The Northwave Flash TH cycling shoes will take you through the majority of your winter rides in comfort. They feel like a normal road shoe, are well insulated and have a reasonably stiff sole. They cope well with damp road conditions, but adjustment is a bit harder than with a Boa dial.
Warm without being bulky
Will last a lot longer than overshoes
Reasonably inexpensive winter shoe option
May need to size up to fit warmer socks
Limited cleat position adjustment
Dial closure is a bit fiddly to adjust when riding
Cycling footwear for winter conditions is a bit tricky, but the Northwave Flash TH cycling shoes provide a good option for cold, dry conditions.
The standard option for winter riding is a pair of summer shoes with an overshoe. This gives protection from cold and wet, but overshoes are fragile, wear quickly and are not cheap. Often the bases or the zips give up, so it’s unusual to get more than a couple of seasons’ use from a pair.
Another choice is winter boots with an ankle cuff. They are more robust than overshoes. But we’ve tested quite a few different makes here at Cycling Weekly and struggled to find a pair which were comfortable and fitted well.
The Northwave Flash TH is some £70 cheaper than Northwave’s equivalent Flash Arctic GTX winter boot (which we’ll be testing in the next few weeks).
So the Northwave Flash TH cycling shoes offer an interesting third option. Built like a normal three bolt cycling shoe, their uppers are completely enclosed and they are lined with a quilted layer of Thinsulate insulation. There’s extra insulation in the toe area.
The uppers of the Northwave Flash TH cycling shoes are also waterproof and breathable, so they shrug off surface spray. They have a wrap-over design which also helps keep out wet and a reinforced, anti-abrasion toe. Northwave includes reflective elements in the rear and sides of the shoe to improve visibility.
The Northwave Flash TH cycling shoes are closed with one of Northwave’s SLW2 dials. I didn’t find it quite as intuitive as Boa’s best dials and it was slightly tricky to turn when wearing thick winter gloves, but coupled with the zig-zag nylon cable it does allow you to adjust the shoe’s upper for a comfortable fit. You can also loosen the upper one click at a time and it’s easy to unlock the dial to quickly fully open the upper once you get home.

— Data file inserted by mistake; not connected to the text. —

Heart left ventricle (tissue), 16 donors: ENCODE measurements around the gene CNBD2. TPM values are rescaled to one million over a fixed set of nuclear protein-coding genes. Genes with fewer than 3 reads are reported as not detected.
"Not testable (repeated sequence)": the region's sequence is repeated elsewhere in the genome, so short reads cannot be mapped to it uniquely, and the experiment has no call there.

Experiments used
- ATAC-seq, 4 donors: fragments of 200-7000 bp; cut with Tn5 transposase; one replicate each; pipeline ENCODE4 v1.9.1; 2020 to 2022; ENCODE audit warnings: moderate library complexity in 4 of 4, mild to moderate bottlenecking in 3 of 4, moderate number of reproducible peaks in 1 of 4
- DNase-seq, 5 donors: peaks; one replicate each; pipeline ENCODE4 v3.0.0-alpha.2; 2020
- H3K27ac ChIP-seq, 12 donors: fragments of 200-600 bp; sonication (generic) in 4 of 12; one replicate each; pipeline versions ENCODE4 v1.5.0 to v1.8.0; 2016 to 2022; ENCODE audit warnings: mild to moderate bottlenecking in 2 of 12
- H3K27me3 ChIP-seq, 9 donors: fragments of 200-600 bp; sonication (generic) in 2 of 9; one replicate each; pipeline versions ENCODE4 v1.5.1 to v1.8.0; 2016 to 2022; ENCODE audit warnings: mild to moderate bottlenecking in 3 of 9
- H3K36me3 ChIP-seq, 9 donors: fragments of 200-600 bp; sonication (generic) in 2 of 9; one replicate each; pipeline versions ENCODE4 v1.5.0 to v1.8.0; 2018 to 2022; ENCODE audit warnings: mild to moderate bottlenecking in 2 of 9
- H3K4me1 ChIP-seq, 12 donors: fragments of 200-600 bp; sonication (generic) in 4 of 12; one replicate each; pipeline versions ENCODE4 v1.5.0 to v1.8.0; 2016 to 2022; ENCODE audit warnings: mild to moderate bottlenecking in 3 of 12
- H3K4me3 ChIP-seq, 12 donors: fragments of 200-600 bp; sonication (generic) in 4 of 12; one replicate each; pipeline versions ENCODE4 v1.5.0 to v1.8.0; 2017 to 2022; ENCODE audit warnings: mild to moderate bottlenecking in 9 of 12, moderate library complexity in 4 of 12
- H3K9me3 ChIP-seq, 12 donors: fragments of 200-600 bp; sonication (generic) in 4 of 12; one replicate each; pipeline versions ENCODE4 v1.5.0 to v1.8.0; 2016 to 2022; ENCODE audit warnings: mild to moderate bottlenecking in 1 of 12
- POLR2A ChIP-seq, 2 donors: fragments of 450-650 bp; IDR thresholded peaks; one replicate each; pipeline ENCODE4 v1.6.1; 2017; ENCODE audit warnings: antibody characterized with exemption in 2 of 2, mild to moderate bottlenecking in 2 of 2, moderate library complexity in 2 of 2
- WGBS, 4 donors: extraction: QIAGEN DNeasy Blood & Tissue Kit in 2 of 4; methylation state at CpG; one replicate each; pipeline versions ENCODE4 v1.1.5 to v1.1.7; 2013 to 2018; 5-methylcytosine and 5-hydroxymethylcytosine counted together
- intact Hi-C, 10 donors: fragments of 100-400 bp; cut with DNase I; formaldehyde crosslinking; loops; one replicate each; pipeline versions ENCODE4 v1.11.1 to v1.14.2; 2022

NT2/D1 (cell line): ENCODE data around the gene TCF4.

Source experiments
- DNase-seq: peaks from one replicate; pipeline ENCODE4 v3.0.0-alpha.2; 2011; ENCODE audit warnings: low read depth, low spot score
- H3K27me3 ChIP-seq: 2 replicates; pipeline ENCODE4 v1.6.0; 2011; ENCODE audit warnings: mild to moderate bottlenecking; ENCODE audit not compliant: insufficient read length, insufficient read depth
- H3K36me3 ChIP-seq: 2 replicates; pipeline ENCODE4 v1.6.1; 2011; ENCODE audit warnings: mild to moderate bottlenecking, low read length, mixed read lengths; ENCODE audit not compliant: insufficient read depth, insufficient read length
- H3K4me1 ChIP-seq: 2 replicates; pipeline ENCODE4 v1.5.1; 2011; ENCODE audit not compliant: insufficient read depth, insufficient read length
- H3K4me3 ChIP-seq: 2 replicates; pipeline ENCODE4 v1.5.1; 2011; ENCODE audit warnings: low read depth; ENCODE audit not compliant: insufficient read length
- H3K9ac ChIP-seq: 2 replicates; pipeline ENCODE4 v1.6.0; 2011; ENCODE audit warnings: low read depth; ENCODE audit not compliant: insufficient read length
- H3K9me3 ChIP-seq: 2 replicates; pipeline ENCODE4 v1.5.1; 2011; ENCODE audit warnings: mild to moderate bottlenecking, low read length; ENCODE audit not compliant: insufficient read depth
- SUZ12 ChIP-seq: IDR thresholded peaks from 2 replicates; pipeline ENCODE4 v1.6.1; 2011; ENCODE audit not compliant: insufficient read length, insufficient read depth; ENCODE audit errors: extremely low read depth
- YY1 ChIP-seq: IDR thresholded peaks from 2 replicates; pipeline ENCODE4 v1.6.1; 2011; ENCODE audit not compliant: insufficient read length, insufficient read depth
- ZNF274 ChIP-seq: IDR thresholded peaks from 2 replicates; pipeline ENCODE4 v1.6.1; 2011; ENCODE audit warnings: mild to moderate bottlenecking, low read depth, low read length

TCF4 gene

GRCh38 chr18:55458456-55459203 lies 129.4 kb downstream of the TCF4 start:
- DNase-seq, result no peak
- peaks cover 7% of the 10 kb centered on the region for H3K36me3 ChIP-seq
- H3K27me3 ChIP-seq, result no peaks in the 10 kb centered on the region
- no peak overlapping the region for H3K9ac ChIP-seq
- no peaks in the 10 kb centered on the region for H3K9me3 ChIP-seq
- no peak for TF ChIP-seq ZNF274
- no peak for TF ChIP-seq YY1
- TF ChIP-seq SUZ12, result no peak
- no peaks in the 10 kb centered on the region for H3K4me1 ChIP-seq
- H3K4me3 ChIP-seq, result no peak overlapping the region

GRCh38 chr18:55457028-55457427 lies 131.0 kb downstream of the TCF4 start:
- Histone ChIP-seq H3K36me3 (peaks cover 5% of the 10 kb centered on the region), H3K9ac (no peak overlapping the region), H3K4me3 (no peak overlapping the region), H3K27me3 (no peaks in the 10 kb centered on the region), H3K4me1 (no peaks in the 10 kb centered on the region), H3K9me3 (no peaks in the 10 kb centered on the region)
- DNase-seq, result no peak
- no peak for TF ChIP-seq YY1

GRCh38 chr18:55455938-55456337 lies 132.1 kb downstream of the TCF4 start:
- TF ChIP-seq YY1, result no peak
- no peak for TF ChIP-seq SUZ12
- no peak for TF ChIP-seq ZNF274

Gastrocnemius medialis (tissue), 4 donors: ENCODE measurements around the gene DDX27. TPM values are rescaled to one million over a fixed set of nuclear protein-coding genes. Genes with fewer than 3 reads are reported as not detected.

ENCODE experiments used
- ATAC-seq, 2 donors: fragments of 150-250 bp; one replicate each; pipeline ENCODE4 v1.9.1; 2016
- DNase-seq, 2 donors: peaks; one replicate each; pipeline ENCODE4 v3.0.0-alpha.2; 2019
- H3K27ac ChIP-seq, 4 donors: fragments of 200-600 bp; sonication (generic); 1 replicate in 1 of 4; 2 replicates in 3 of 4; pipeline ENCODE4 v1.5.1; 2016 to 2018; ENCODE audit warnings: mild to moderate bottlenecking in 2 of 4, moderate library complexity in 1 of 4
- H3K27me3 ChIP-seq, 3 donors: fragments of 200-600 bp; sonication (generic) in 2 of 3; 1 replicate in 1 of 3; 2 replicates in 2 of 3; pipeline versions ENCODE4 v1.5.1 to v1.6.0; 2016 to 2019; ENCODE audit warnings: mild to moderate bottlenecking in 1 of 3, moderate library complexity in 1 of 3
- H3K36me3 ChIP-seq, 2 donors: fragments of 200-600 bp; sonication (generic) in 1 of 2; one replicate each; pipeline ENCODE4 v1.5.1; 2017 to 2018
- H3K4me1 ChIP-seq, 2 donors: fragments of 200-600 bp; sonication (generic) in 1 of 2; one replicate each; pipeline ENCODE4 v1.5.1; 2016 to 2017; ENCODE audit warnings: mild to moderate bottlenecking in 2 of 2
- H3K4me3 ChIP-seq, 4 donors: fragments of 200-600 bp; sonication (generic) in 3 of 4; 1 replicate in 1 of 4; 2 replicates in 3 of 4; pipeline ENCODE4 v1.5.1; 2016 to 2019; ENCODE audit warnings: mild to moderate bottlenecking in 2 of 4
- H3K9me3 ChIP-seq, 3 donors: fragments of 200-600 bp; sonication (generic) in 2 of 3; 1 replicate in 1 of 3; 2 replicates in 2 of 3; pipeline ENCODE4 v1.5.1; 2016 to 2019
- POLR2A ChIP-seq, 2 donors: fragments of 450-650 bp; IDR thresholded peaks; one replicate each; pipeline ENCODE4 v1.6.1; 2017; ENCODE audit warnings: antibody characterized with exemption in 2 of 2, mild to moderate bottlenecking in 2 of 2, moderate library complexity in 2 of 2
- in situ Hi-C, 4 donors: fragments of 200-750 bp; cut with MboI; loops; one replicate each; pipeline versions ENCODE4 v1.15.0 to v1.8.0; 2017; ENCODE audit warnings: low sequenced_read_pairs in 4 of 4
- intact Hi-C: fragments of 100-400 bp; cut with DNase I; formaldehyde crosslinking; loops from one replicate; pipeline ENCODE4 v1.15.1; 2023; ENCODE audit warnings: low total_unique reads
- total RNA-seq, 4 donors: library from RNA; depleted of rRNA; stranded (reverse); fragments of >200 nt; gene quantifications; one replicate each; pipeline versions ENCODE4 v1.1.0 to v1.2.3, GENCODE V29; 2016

The Northwave Flash TH shoes feel a bit short and narrow for their size, particularly if you want to wear thicker winter socks. There’s actually enough insulation in the upper that I could use a standard, thin cycling sock in typical UK winter conditions without feeling cold, but I sized up to get a good fit. It isn’t a bad idea to give your feet a bit more room in cold conditions anyway, so that your toes can move around and keep warmer.
The Northwave Flash TH is available in sizes between 34 and 50, with half sizes between 39.5 and 45.5, so there are plenty of fit options. Sensibly for a shoe likely to see dirt, the Northwave Flash TH comes in black only.
The brand quotes a stiffness of 8 for the Northwave Flash TH cycling shoes’ soles. That’s less than a summer race shoe – Northwave rates its Extreme RR shoe at 15 – but even so there’s minimal flex. The Arctic GTX sole is made of carbon-reinforced plastic. Northwave says that it has four layers with a built-in membrane, insulation and a thick insole. There are ventilation holes built in, covered with aluminium mesh, to ensure air circulation.
The cleat is fixed with three non-sliding bolts. These don’t allow you quite as much adjustment of cleat position as most summer shoes, so I found that the cleat was a bit further back than I would normally have it, even when pushed as far forward as possible.
Pedalling efficiency feels good and the uppers of the Northwave Flash TH cycling shoes are fit comfortably. There’s no tendency to heel-lift due to a grippy lining to the heel cup. You get a pedalling feel much like a summer shoe, but the warmth is more than adequate for use through the majority of the UK winter.
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Paul started writing for Cycling Weekly in 2015, covering cycling tech, new bikes and product testing. Since then, he’s reviewed hundreds of bikes and thousands of other pieces of cycling equipment for the magazine and the Cycling Weekly website.
He’s been cycling for a lot longer than that though and his travels by bike have taken him all around Europe and to California. He’s been riding gravel since before gravel bikes existed too, riding a cyclocross bike through the Chilterns and along the South Downs.
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